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Flying Volaticothere Developments

February 27, 2017

argentoconodon-color

triconolestes-polished

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volbatUpdated depictions of Argentoconodon, Triconolestes and Ichthyoconodon (Ceri Thomas and Dylan Bajda, respectively), and a fictional species for the Speculative Dinosaur Project by Tim Morris.

So a while ago I made some  posts on whereas a group of Mesozoic mammals, the volaticotheres, were capable of true powered flight. There have been relatively few responses since then, other than the expected “take this with a grain of salt” (which is fair; it’s an outrageous hypothesis), and even fewer addressals to the points I provided. I had a conversation with paleofail-explained on Julio Lacerda’s commission, but it was abandoned quickly. A more successful counter-argument was made by fezraptor, which I will address below.

In the past few months there have been relatively few papers involving eutriconodont mammals, and none of them involving volaticothere taxa. Thus, for now, things remain as they remain.

However, I previously did miss an important study, which deals with the dietary ranges of Mesozoic mammals and their relation to angiosperm diversity. Here, both Argentoconodon and Volaticotherium are present, firmly within the animalivorous range, with the former ranking more with carnivorous taxa and the latter with insectivorous taxa. Animalivorous mammals are shown to have declined substantially during the mid-Cretaceous; both points strengthen the arguments for volaticotheres being specialised animalivores, and thus unlikely to have been gliders.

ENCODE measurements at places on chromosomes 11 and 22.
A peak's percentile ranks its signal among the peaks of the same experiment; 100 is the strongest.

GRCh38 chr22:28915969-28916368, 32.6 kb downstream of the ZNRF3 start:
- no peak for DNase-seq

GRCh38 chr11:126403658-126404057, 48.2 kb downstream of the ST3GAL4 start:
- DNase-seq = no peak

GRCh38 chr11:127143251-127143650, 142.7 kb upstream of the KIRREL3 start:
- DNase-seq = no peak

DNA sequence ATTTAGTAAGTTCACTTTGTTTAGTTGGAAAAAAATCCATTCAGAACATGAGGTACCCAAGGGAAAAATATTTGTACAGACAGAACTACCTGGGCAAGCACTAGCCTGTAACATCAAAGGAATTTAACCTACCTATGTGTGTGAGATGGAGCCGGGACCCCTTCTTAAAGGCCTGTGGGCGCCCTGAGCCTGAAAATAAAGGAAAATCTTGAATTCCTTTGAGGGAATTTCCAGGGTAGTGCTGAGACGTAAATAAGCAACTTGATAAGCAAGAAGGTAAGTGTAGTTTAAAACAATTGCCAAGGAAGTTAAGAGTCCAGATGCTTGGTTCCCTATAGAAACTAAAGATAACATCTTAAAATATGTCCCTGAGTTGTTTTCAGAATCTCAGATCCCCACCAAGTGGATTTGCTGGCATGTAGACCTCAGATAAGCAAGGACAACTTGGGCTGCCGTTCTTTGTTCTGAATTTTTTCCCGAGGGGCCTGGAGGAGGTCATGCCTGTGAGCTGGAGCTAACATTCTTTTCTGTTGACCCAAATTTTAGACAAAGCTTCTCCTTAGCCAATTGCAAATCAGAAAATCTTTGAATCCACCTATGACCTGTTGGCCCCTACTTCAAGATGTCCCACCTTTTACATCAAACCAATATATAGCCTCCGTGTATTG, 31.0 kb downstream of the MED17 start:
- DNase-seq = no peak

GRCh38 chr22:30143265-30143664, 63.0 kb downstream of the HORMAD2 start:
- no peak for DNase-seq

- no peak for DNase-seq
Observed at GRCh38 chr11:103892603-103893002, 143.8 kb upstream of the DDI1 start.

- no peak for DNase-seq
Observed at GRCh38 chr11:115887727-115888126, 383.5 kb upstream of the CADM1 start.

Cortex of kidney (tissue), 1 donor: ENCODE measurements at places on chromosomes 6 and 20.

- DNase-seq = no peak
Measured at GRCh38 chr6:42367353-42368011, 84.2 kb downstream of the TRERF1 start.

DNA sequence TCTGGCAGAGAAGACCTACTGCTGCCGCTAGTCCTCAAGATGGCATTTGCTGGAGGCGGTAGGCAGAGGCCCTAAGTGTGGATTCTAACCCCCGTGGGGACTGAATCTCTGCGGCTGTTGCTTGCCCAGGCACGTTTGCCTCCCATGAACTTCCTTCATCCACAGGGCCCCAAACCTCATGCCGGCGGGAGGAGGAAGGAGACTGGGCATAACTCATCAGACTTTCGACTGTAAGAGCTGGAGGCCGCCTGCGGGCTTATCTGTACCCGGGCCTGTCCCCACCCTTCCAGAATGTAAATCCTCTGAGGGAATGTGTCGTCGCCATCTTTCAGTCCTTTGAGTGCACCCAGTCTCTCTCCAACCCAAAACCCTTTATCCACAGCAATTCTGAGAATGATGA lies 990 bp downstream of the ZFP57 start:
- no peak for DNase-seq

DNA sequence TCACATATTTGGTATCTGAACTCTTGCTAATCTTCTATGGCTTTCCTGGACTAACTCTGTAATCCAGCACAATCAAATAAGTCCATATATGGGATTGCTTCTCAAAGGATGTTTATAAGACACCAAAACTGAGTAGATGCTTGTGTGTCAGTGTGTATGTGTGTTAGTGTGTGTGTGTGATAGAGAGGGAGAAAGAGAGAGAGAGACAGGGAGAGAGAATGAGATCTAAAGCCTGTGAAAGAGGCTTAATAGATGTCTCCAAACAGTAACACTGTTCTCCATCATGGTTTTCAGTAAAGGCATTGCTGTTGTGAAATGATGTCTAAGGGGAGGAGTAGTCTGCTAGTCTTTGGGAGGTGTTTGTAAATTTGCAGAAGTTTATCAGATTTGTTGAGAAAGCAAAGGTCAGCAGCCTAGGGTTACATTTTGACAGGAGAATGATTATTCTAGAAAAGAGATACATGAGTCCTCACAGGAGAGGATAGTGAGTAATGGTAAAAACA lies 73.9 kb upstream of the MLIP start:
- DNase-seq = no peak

Now, unto for the addressal:

The manus of Volaticotherium is actually sufficiently preserved to show that it is smaller than the pes (barring the presence of unprecedentedly weird distal phalanges), precluding it looking bat-like.

The appendix for Meng 2003 describes the manus as “poorly preserved”, and doesn’t mention size. Granted, the fact that the metacarpals don’t seem to be particularly specialised in relation to those in the foot makes a bat-like wing less likely, but the aforementioned elongated phalanges might suggest an atypical wing structure.

Ichthyoconodon is actually outside of the clade that preserves any evidence of adaptations for gliding, so kenbrasai’s reasons for why Ichthyoconodon would be atypical for a glider actually strike me as evidence it wasn’t volant at all.

True, though it’s worth to note that Ichthyoconodon‘s exclusive status from this clade is based on one character less (Gaetano et al 2011). In any case Ichthyconodon‘s molars are less recurved than those in Volaticotherium and Argentoconodon, and as these taxa are already disparate in their jaw morphology it could mean that Ichthyoconodon was functionally very different. We do have evidence of truly aquatic eutriconodonts, after all.

I do stand by my hypothesis, however, as it is still a rare taxon, so an aquatic lifestyle seems less likely.

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